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East Bay political round-up

Here’s a look at upcoming political events and happenings around the East Bay:

Walnut Creek

Rep. John Garamendi, D-Walnut Grove, will host a town hall Monday in Walnut Creek to talk about proposed Republican changes to Medicare.

The GOP, which holds majority control of the House of Representatives, seeks to convert Medicare to a voucher system. Garamendi opposes it.

The free public event will be held from 5:30-7 p.m. at the Care Center of Rossmoor, 1224 Rossmoor Parkway in Walnut Creek.

Blackhawk

Attorney Catharine Baker, who oversaw GOP congressional candidate David Harmer’s ballot-counting examination in the November 2010 election, is the featured speaker at the May 12 evening meeting of the Blackhawk Republican Women.

Harmer lost the election to Rep. Jerry McNerney, D-Pleasanton, but the race was tight up until Election Day. Both candidates and major parties sent representatives to watch the ballot-counting process.

The event begins at 5:30 p.m. with a social gathering followed by the program at 6:15 p.m. It will be held at the Blackhawk Country Club, 599 Blackhawk Club Drive, in Danville.

Tickets cost $25. For reservations, send a check made out to the Blackhawk Republican Women, c/o Marianne Lyons, 856 Turrini Drive, Danville, CA 94526. Contact Lyons at rlyons1009@sbcglobal.net or call 925-820-6452.

San Francisco

Former California Assembly Speaker and San Francisco Mayor Willie Brown will deliver during on May 26 at the Commonwealth Club his annual critique of political trends.

The witty and sometimes acerbic Brown, a sought-after lecturer and a columnist, was the state’s first African-American speaker and held the position longer than any other politician. Term limits — of which he was paraded as the poster child in favor of its passage — later forced him out of office.

The event begins with a reception at 5:15 followed by the program at 6 p.m., at 595 Market Street, Second Floor, in San Francisco.

Tickets are $15 for members. For more information, contact the Commonwealth Club www.commonwealthclub.org or 415-597-6734.

Pittsburg

Contra Costa Supervisor Federal Glover has expanded by two the number of community members who will serve on a panel charged with handing out the proceeds of a Keller Canyon landfill tipping fee.

The fund, which has distributed between $800,000 and $1.8 million annually over the past decade, is intended to offset the landfill’s effects on traffic, open space, recreational facilities and agriculture in the Pittsburg-Bay Point area, where the dump is located.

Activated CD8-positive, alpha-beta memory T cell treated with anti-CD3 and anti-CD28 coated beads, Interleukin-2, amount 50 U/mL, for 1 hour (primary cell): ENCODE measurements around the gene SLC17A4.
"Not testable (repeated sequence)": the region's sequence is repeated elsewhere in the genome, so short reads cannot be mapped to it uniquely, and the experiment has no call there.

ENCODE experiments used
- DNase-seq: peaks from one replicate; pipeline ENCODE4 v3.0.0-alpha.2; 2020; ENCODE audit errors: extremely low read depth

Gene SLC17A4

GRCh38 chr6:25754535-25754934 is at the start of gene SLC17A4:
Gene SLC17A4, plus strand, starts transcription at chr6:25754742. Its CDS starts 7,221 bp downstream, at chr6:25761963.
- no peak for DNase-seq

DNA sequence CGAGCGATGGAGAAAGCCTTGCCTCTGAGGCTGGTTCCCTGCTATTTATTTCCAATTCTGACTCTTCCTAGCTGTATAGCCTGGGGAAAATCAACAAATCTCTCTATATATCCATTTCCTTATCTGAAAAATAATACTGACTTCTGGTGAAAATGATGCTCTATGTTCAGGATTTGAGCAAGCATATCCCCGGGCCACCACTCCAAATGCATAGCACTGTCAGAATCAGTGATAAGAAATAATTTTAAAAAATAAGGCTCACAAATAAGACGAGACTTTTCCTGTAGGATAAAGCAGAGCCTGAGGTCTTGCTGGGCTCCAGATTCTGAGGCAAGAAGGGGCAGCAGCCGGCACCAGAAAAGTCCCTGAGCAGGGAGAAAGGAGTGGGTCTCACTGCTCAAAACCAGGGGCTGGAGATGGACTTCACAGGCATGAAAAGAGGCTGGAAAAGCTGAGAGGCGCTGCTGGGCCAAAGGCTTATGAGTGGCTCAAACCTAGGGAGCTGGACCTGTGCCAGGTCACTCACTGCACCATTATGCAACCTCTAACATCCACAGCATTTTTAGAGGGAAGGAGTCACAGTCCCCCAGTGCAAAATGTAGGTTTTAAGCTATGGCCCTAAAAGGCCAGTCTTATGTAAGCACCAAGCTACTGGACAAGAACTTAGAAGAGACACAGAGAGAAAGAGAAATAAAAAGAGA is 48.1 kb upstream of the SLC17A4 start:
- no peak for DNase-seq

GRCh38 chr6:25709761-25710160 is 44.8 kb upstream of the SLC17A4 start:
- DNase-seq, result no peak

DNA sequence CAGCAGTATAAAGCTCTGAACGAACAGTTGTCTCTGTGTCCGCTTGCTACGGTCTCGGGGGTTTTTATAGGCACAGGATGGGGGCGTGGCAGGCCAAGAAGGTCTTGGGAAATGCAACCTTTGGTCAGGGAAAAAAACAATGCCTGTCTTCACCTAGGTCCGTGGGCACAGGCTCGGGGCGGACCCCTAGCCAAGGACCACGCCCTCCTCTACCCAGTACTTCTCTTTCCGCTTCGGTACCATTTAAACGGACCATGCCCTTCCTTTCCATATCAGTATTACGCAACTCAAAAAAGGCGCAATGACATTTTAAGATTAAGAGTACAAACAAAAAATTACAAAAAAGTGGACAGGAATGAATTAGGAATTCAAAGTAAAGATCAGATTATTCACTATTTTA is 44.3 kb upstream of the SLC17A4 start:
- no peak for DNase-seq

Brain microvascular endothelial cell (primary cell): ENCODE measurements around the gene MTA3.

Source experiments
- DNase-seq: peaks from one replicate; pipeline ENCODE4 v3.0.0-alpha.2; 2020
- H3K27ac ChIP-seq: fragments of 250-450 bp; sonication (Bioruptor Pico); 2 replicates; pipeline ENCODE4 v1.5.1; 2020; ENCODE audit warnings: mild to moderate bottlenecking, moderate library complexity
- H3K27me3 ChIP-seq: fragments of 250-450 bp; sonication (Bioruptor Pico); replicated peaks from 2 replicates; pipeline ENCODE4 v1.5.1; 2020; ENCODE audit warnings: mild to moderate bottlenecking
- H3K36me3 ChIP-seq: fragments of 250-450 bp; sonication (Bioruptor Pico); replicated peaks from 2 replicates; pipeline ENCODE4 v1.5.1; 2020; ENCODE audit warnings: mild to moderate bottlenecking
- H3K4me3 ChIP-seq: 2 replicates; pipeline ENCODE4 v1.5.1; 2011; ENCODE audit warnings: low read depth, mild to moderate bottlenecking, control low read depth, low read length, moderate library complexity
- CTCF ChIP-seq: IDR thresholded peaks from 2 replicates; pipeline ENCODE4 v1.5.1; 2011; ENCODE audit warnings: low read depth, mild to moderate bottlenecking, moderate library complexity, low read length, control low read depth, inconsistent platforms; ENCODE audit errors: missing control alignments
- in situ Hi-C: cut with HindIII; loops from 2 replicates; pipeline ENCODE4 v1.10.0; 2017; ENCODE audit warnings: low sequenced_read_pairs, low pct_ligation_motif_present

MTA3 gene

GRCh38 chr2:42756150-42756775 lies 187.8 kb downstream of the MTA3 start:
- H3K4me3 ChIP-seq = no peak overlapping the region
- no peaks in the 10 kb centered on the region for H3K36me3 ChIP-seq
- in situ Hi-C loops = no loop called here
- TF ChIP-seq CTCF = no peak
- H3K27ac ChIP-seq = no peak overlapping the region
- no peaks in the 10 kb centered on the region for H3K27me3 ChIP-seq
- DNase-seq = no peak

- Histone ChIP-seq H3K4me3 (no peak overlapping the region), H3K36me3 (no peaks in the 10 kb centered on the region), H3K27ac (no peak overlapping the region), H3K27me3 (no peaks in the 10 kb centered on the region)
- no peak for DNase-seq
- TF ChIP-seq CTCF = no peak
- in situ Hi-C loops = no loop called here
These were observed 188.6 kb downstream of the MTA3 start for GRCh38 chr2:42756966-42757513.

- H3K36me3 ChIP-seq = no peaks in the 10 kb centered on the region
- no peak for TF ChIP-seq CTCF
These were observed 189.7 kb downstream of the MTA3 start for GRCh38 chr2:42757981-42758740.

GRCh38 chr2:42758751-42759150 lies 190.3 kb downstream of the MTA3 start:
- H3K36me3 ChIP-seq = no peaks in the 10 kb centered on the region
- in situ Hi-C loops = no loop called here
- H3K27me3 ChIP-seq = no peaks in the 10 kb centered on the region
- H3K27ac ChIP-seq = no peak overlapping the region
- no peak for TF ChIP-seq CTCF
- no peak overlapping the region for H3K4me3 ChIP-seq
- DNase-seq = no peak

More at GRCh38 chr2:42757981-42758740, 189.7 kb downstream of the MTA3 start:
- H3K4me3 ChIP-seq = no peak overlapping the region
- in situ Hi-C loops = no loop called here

In a scathing analysis published last year, retired Auditor-Controller Steve Ybarra recommended greater oversight of which community groups receive the grants. The panel was handing out more money than it was taking in, and there were allegations of favoritism.

Glover denied any wrongdoing had occurred but agreed to study improvements in the grant award process.

One seat will go to a member of the Bay Point Chamber of Commerce and the second to a faculty member or administrator in the Mt. Diablo Unified Schools who works in Bay Point schools.

Interested residents should contact Glover’s office at 925-427-8138 and request an application, which must be submitted by 5 p.m. on May 20.

Martinez

Author and journalist Marc Sandalow will headline the second event of the new Martinez Speaker Series set for June 6.

Sandalow, who began his career as a reporter for the Martinez News Gazette, is the editor of the California News Service, associate academic director of the UC Berkeley Washington Center and a political analysis for KCBS radio in San Francisco.

He previously spent 21 years on the staff of the San Francisco Chronicle, including a decade as the paper’s bureau chief in Washington, D.C.

Sandalow wrote “Madam Speaker: Nancy Pelosi’s Life, Times and Rise to Power” and co-authored “Ballparks: A Panoramic History.”

The event begins at 7 p.m. at the Shell Clubhouse, 1635 Pacheco Blvd., in Martinez.

Tickets are $15 and include a post-event dessert reception with Sandalow. Purchase tickets online at www.MainStreetMartinez.org or call 925-228-3577.

Contra Costa County

The Contra Costa Election Department seeks pollworkers in Alamo and Richmond for the June 7 special election.

No prior experience is required. Training for election clerks is available online and a class will be offered in Richmond.

Clerks receive an $80 stipend for the day’s work, while more experienced inspectors receive $100. Workers may also receive other stipends of $5 to $20 for attending classes, picking up supplies, delivering ballots and providing Spanish bilingual assistance.